Tag Archives: complex numbers

Swiggety swog, what’s in the blog?

Today we learned how to use complex analysis to solve real-values integrals that would otherwise be very difficult to solve.

Example:

adadada

No complex variables in sight in that integral, right (assuming x is real-valued, haha)? Well you can CONVERT THIS TO A COMPLEX-VALUED INTEGRAL AND HAVE AN EASIER TO SOLVE PROBLEM!

That freaking blew my mind this morning in class. I’d go through the details of how to do this, but I’m a lazyass and don’t want to use Word’s equation editor to make like 30 different equations showing the steps to solve. Instead, I’ll link to Dr. Datta’s notes from class. Go to page 10 in the PDF (the page labeled “161”) for this example.

FREAKING. AWESOME.

Side note: if any of you ever end up going back to UI or know anyone who will be taking some upper-division math classes there, I highly recommend Dr. Datta. She’s very clear at explaining things, good at giving examples, gives reasonable homework, and is always willing to help.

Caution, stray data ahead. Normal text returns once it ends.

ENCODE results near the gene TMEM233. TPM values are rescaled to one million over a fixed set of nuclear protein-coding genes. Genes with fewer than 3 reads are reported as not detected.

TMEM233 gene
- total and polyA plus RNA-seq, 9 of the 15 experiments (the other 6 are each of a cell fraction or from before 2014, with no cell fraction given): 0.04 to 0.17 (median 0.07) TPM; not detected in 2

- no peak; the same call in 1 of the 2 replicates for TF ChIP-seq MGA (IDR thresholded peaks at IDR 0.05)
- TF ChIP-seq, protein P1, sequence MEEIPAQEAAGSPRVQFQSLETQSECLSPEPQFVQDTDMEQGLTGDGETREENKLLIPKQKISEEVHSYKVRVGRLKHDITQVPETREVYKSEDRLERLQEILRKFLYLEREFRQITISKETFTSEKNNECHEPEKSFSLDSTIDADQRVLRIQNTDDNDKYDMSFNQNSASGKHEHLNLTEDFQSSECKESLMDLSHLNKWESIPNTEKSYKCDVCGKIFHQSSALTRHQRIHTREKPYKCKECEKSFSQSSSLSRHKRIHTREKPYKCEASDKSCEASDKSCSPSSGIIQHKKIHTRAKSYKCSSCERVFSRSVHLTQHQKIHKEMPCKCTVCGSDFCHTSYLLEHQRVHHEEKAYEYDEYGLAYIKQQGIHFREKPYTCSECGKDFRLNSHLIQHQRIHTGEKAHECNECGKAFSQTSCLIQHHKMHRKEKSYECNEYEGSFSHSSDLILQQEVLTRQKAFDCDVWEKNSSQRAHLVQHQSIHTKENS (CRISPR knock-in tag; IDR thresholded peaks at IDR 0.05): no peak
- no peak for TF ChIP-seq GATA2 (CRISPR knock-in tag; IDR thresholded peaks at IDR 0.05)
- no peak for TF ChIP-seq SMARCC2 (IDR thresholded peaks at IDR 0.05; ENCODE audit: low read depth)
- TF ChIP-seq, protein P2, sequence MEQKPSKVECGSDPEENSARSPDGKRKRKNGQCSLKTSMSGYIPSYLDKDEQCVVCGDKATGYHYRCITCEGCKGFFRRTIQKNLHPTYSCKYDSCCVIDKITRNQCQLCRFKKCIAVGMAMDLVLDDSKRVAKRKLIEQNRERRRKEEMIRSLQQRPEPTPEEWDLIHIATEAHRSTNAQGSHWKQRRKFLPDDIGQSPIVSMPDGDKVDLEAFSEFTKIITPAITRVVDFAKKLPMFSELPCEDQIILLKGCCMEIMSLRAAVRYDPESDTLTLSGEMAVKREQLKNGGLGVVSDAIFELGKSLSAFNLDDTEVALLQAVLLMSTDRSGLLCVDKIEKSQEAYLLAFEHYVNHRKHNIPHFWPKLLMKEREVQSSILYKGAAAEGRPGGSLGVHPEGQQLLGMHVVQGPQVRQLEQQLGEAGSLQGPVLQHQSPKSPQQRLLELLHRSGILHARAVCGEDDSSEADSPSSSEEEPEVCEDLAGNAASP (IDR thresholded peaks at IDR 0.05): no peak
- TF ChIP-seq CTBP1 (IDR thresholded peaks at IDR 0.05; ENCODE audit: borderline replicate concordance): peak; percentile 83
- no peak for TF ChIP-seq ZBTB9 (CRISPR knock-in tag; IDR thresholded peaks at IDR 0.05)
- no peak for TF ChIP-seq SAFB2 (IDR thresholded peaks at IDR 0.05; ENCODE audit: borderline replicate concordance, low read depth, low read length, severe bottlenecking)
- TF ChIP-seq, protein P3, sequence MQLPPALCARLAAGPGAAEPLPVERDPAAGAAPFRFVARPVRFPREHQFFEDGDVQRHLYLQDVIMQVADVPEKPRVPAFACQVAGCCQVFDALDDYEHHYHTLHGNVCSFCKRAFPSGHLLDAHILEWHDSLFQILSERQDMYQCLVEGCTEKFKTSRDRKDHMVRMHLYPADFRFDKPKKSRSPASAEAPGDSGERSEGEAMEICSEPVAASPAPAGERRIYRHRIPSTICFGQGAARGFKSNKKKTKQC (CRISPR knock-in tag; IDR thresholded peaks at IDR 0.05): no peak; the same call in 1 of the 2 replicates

De Moivre!

Today in Complex Variables we learned about the de Moivre formula. So, like I do every time I learn a formula named after some dude, I had to look up the dude to see who he was.

Abraham de Moivre lived from 1667 – 1754 (another one of those long-lived mathematicians) and was friends with Newton, Halley, and Stirling, among others.
Originally from France, he moved to London and, while there, became pretty obsessed with Newton’s newly-published Principia Mathematica and basically memorized the material.
In fact, he took Newton’s binomial theorem and was able to generalize it to the multinomial theorem. This work (plus the fact that he was friends with Newton, I’m sure) got him membership in the Royal Society in 1697.

[And—I have to mention it, I’m sorry—he was one of the dudes on Newton’s little crony committee that was put together to hear the plagiarism charges against Leibniz in 1712.]

De Moivre’s famous formula originated (apparently) from this derivation in 1707:

deMoivre

which he later generalized to this form:

deMoivre2

Euler proved it using his own Euler’s formula, so that pretty much cinched it. The reason de Moivre’s formula is so important is because it creates quite a nice connection between complex numbers and trigonometry.

Nifty, eh?